Google’s warning that you’re about to delete everyone in your account is not the “usual yada yada” because you really are about to delete EVERYTHING, but otherwise is the usual yada yada. What goes beyond the usual yada yada is the link at the bottom of the dialog: “You can download your data before deleting your account.”

By all means download your data. Google has been a rich and involving service, and even someone with as limited an access as I’ve had can still pile up a remarkable amount of data and history online. So when Google lets you create an archive, press the button to create an archive.

Creating an archive is (as Google freely admits) not fast. I’ve been in Gmail since the mid-2000s, thus I wasn’t that surprised that it took Google two and a half days to create my archive. Nevertheless, in the fullness of time Google created my archive: two compressed files with images and contacts, and the magnificently-named All mail including Spam and Trash.mbox file — in my case 12GB of various correspondences and goodies. All saved for posterity.

This leads to the final step in de-Googlization: Agree to legal terms and then press the Delete button.

With one button press, in the blink of an eye I was no longer in Google!

When you stare into the abyss, the abyss stares back into you. ~ Nietzsche

Now that I’m no longer staring into the abyss, does the abyss no longer stare back into me? We’ll see, but in the meantime I need to replace the fallen Gmail accounts. I’m not the first to try, and fortunately a diverse cottage industry has sprung up for people who want an alternative to Google mail.

There were lots of choices and I looked at Kolab Now based on positive reviews, but I finally settled on Fastmail. Fastmail also has great reviews, and uses a neat form of 2-factor authentication called Yubikey to generate unique passwords every time it’s used. So Fastmail it is for email.

To avoid complications. She never kept the same address…

We’re almost there, but we need to make the linkages all work. Gmail is now turned off and Fastmail is turned on, but the following challenges still remained:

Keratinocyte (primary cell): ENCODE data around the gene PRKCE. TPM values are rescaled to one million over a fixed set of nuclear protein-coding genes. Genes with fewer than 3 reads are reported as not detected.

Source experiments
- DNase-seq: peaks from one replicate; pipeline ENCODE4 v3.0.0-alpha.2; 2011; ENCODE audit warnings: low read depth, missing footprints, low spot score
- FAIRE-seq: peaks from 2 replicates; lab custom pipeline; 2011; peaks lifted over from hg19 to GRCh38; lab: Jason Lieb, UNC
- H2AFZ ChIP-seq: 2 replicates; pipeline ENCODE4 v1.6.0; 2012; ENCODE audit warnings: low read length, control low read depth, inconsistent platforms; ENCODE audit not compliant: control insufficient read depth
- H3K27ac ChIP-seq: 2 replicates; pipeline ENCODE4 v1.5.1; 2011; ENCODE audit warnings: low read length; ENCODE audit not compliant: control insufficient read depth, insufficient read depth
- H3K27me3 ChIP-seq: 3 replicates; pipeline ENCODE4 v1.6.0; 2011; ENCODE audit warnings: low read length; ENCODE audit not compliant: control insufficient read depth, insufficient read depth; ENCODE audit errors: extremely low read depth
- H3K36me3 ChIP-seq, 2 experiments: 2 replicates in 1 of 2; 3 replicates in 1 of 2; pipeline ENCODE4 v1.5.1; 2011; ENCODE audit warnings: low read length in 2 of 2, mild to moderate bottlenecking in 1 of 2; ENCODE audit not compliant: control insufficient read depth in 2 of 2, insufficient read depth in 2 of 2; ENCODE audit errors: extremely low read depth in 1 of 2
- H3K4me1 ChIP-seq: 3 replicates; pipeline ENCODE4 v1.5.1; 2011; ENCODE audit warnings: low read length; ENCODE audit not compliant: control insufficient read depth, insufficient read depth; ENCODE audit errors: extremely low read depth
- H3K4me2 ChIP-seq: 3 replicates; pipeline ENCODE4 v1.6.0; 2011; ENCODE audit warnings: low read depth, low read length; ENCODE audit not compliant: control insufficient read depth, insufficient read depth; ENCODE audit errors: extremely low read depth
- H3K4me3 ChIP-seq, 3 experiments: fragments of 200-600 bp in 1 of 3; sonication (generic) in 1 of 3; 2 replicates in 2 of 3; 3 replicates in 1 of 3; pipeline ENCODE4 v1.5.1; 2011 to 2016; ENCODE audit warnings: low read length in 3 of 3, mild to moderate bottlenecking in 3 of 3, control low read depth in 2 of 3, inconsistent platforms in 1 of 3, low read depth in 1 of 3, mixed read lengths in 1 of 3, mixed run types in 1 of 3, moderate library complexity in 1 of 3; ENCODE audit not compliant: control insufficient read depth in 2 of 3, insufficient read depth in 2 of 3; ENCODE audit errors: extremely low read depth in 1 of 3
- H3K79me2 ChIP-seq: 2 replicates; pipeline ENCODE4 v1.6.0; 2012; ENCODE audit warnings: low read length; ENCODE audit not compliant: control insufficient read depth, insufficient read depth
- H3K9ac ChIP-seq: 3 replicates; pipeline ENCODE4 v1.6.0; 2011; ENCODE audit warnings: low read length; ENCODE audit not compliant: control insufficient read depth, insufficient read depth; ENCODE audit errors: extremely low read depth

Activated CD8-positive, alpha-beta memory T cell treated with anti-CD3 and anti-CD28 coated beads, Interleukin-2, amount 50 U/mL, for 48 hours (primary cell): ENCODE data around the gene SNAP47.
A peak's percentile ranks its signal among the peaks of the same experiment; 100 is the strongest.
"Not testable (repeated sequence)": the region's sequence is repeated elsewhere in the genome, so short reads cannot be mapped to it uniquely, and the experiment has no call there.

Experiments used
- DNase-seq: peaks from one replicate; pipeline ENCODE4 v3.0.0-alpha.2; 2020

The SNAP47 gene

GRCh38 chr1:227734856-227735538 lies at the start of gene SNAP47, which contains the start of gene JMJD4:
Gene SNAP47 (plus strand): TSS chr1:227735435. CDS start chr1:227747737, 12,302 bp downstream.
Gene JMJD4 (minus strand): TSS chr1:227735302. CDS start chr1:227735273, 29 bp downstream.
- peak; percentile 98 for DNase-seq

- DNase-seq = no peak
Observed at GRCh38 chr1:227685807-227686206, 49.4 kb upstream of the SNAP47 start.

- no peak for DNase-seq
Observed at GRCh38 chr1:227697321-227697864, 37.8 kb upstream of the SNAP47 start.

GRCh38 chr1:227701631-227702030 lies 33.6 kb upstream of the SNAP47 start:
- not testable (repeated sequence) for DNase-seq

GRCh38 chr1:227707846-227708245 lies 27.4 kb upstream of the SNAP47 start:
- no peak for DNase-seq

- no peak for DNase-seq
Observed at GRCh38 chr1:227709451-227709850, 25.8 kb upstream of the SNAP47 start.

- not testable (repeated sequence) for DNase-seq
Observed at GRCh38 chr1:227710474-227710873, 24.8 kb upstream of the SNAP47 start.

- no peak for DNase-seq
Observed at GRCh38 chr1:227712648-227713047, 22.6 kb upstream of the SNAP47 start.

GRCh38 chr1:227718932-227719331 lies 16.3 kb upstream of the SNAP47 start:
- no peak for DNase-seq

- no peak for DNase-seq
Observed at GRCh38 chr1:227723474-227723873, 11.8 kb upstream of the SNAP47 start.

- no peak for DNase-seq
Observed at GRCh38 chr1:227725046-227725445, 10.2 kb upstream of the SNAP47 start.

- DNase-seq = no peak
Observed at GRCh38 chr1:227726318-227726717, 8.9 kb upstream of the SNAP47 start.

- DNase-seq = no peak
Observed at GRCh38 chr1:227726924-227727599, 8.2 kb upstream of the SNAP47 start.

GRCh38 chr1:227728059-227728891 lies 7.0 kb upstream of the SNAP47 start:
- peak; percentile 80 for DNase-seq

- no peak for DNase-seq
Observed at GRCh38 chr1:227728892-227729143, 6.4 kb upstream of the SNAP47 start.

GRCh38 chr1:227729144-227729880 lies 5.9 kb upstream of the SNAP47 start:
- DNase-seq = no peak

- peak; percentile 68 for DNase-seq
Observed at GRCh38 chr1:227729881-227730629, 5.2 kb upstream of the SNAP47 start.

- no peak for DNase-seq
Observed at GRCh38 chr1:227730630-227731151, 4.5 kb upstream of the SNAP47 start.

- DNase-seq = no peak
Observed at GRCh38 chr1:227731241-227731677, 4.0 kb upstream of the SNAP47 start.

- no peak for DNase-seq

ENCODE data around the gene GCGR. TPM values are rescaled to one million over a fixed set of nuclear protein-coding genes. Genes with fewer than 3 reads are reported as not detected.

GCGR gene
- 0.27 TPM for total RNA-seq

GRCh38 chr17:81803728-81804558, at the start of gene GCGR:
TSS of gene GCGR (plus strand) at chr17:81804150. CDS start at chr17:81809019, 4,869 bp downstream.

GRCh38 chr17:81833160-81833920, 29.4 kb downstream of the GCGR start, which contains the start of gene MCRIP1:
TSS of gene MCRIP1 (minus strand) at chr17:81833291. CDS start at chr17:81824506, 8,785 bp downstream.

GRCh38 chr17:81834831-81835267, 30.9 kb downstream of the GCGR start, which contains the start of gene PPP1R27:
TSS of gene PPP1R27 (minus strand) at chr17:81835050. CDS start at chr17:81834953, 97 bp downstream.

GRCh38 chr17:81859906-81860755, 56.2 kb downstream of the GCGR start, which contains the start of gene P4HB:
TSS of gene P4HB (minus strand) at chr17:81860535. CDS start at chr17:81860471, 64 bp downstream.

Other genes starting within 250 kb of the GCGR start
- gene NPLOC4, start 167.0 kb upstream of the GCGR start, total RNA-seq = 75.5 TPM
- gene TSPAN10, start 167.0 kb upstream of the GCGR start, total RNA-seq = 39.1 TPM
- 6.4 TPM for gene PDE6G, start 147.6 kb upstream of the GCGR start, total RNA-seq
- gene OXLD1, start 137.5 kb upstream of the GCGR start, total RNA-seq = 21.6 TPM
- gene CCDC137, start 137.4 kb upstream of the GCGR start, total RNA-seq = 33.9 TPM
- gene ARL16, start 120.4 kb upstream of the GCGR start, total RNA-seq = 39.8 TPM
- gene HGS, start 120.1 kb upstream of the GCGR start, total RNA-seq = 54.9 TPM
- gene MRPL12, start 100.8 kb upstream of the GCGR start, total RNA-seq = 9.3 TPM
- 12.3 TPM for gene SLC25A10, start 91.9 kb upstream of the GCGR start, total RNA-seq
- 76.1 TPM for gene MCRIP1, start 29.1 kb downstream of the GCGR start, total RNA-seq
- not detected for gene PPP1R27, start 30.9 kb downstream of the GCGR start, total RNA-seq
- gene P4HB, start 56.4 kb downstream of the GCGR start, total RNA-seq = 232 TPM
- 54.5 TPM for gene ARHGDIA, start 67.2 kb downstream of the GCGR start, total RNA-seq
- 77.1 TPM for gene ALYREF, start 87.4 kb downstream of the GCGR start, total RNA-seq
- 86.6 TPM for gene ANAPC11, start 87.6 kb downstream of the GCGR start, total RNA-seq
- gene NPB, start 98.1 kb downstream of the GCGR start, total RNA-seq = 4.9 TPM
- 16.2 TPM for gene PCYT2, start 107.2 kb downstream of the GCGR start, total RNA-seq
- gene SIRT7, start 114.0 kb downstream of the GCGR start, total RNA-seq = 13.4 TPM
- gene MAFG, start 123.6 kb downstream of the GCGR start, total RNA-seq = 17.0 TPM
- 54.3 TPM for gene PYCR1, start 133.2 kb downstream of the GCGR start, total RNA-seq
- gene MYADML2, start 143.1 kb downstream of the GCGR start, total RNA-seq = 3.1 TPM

• Run my email @ pikasoft.com over Fastmail, but keep it looking like the old Pikasoft
  • Point my web address to www.pikasoft.com, a hosted server independent from my pikasoft email

To accomplish these things we’ll need to dig in a bit to the hosting of pikasoft.com — a challenge but not a showstopper that I accomplished with 3 quick changes. So into DNS we go:

  • Fastmail gives great instructions for setup with custom domains (my situation with pikasoft web and email), and the following reconfiguration worked to give me mail:
    • I can keep my nameservers pointing to my pikasoft.com website, but need to make my MX records point to Fastmail. Mail exchanger records (MX records) are resource records in DNS that specifies the mail server responsible for accepting email messages on behalf of a recipient's domain. I need to make Fastmail accept messages on behalf on pikasoft.com to turn pikasoft.com mail back on. This required a short step into Domain.com and a quick update to point my MX records to Fastmail.
    • Check to ensure that my CNAME points to my hosted website. Canonical name records are aliases for web addresses, and I made the update here to assure that pikasoft.com pointed to where the pikasoft site actually ran. I’ve used Squarespace and Wordpress in the past, and it was a simple matter to get my hosting address and set it as my CNAME record.
    • The final check is to ensure that the A record for my domain also pointed to the hosted website. This was accomplished in much the same manner by which I set the CNAME, and one quick edit and I was done.